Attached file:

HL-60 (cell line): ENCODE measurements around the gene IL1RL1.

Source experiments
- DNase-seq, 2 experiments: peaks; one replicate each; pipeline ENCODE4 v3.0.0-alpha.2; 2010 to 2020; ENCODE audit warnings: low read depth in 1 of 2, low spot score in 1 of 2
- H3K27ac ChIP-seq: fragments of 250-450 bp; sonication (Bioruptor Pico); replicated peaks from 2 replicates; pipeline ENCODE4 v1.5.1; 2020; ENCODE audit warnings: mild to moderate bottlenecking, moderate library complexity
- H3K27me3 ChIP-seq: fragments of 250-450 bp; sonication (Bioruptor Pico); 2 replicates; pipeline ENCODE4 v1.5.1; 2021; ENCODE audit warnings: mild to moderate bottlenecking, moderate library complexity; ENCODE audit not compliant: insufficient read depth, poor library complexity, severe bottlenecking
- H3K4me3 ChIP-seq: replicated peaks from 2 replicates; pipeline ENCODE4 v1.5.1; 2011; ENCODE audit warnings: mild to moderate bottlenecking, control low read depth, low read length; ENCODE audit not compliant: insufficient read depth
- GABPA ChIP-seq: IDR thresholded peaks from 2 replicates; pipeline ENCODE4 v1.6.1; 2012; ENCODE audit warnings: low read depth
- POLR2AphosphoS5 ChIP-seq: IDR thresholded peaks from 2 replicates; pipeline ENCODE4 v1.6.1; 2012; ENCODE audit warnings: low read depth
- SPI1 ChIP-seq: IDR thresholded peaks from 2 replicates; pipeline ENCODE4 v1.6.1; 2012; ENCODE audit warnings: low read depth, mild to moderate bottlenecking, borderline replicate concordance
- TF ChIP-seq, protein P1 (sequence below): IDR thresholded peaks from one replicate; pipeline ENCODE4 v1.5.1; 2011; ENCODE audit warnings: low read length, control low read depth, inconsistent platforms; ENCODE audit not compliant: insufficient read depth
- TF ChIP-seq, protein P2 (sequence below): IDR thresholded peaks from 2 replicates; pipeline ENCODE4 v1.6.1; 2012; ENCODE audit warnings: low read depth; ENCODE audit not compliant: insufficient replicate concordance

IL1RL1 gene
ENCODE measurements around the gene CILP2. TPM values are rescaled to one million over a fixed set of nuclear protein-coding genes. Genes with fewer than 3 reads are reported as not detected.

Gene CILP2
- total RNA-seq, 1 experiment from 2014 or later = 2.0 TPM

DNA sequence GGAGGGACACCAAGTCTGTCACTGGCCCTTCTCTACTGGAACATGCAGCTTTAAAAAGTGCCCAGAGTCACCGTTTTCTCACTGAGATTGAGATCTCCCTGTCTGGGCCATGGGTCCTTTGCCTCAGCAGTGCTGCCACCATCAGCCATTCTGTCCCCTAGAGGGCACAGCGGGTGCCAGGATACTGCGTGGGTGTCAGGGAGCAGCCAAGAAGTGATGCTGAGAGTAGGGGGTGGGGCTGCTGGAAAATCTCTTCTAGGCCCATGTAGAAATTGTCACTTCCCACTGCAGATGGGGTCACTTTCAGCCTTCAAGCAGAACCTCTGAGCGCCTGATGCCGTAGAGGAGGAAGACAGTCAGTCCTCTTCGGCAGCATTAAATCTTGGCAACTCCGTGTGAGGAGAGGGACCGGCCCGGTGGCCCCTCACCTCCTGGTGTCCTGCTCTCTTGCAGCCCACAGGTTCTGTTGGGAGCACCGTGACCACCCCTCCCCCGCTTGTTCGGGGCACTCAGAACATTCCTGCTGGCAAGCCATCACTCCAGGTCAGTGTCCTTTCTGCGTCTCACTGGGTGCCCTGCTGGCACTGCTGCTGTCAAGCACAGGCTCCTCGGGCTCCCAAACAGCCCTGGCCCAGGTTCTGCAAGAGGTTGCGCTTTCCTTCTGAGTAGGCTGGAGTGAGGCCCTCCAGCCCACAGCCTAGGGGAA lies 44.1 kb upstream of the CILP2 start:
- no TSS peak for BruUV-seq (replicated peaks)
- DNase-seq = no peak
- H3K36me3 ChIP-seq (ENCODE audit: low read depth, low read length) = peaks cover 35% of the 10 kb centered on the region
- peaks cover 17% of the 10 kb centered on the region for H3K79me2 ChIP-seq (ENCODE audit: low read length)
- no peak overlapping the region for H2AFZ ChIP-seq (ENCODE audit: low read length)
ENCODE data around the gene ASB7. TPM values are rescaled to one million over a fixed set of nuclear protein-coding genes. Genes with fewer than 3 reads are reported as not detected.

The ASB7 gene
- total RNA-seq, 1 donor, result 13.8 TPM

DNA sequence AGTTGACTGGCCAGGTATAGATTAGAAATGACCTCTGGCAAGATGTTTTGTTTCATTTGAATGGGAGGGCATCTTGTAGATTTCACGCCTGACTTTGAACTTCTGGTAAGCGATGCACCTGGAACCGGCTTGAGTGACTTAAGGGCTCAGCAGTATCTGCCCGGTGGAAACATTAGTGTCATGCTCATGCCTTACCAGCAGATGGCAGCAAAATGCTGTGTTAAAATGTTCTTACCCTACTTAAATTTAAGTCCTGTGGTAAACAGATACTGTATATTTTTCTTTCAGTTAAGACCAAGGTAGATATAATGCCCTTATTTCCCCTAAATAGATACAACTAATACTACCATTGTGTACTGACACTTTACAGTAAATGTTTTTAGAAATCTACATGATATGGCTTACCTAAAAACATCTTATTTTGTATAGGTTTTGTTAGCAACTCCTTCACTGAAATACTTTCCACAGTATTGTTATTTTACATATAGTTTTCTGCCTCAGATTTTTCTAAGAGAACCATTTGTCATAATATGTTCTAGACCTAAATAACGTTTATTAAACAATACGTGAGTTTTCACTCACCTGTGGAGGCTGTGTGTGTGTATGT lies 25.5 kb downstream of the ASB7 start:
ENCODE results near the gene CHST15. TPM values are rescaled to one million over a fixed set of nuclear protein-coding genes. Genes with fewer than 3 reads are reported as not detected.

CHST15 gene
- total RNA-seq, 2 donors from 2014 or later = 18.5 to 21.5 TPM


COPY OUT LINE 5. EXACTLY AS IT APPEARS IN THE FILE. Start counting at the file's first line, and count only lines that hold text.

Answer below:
- H3K27me3 ChIP-seq: fragments of 250-450 bp; sonication (Bioruptor Pico); 2 replicates; pipeline ENCODE4 v1.5.1; 2021; ENCODE audit warnings: mild to moderate bottlenecking, moderate library complexity; ENCODE audit not compliant: insufficient read depth, poor library complexity, severe bottlenecking